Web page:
A chlorinated form of sucrose found in artificial sweeteners, sucralose is used in an estimated 4,500 products ranging from Halloween candies to diet sodas.
Biochemistry majors Gregg Robbins-Welty and Erin Cox sample local beach waters.
Studies suggest that approximately 95 percent of ingested sucralose is not metabolized by the body and is excreted into the water supply, said Dr. Amy Parente, assistant professor of chemistry and biochemistry at Mercyhurst.
Many chlorinated compounds have been found to be toxic to humans and, while sucralose appears to have limited toxicity, the long-term effects of exposure have yet to be determined. Common practices aimed at removing contaminants from wastewater have not been shown to be successful at reducing levels of sucralose, Parente said.
Parente’s preliminary research has identified detectable levels of sucralose in local Lake Erie waters, which may pose concerns for the environment. She has received a grant from the Regional Science Consortium at the Tom Ridge Environmental Center to confirm these levels, with the ultimate goal of understanding the impact on the local aquatic ecosystem.
Sucralose in the water can have repercussions like altered water taste and biological health effects, she said. Another problem is that sucralose in the environment can provide a false signal for nutrient availability so organisms feeling that their food supply is adequate show decreased foraging behavior, which can ultimately affect their ability to survive.
Five undergraduate students are assisting in the research project. They are Erin Cox, Juliane Harmon, Michael Gigliotti, Gregg Robbins-Welty and Kristen Vidmar.
Debbie Morton | EurekAlert!
Bioinvasion on the rise
15.02.2017 | Universität Konstanz
Litter Levels in the Depths of the Arctic are On the Rise
10.02.2017 | Alfred-Wegener-Institut, Helmholtz-Zentrum für Polar- und Meeresforschung
In the field of nanoscience, an international team of physicists with participants from Konstanz has achieved a breakthrough in understanding heat transport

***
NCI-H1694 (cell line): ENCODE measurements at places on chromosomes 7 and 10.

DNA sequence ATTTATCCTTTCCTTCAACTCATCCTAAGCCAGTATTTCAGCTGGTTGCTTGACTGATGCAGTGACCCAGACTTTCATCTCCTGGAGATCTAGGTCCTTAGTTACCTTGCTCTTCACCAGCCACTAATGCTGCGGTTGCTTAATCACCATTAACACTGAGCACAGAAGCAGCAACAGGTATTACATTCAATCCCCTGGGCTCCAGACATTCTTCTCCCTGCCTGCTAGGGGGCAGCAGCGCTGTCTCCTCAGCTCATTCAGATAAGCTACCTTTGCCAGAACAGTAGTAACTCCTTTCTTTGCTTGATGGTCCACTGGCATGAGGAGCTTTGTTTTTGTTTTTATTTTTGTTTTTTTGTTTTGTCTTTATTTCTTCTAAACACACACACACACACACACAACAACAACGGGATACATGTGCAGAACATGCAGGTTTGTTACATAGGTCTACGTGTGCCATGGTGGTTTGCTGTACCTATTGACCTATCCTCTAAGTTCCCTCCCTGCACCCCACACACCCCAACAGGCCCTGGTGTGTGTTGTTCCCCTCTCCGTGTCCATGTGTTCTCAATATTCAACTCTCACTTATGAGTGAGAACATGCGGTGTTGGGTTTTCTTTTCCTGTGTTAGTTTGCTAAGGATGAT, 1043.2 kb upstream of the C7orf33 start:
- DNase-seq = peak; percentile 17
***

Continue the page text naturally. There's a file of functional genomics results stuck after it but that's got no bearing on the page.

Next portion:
Cells need to repair damaged DNA in our genes to prevent the development of cancer and other diseases. Our cells therefore activate and send “repair-proteins”...
The Fraunhofer IWS Dresden and Technische Universität Dresden inaugurated their jointly operated Center for Additive Manufacturing Dresden (AMCD) with a festive ceremony on February 7, 2017. Scientists from various disciplines perform research on materials, additive manufacturing processes and innovative technologies, which build up components in a layer by layer process. This technology opens up new horizons for component design and combinations of functions. For example during fabrication, electrical conductors and sensors are already able to be additively manufactured into components. They provide information about stress conditions of a product during operation.
The 3D-printing technology, or additive manufacturing as it is often called, has long made the step out of scientific research laboratories into industrial...
Nature does amazing things with limited design materials. Grass, for example, can support its own weight, resist strong wind loads, and recover after being...
Nanometer-scale magnetic perforated grids could create new possibilities for computing. Together with international colleagues, scientists from the Helmholtz Zentrum Dresden-Rossendorf (HZDR) have shown how a cobalt grid can be reliably programmed at room temperature. In addition they discovered that for every hole ("antidot") three magnetic states can be configured. The results have been published in the journal "Scientific Reports".
Physicist Dr. Rantej Bali from the HZDR, together with scientists from Singapore and Australia, designed a special grid structure in a thin layer of cobalt in...
13.02.2017 | Event News
10.02.2017 | Event News
09.02.2017 | Event News
17.02.2017 | Medical Engineering
17.02.2017 | Medical Engineering
17.02.2017 | Health and Medicine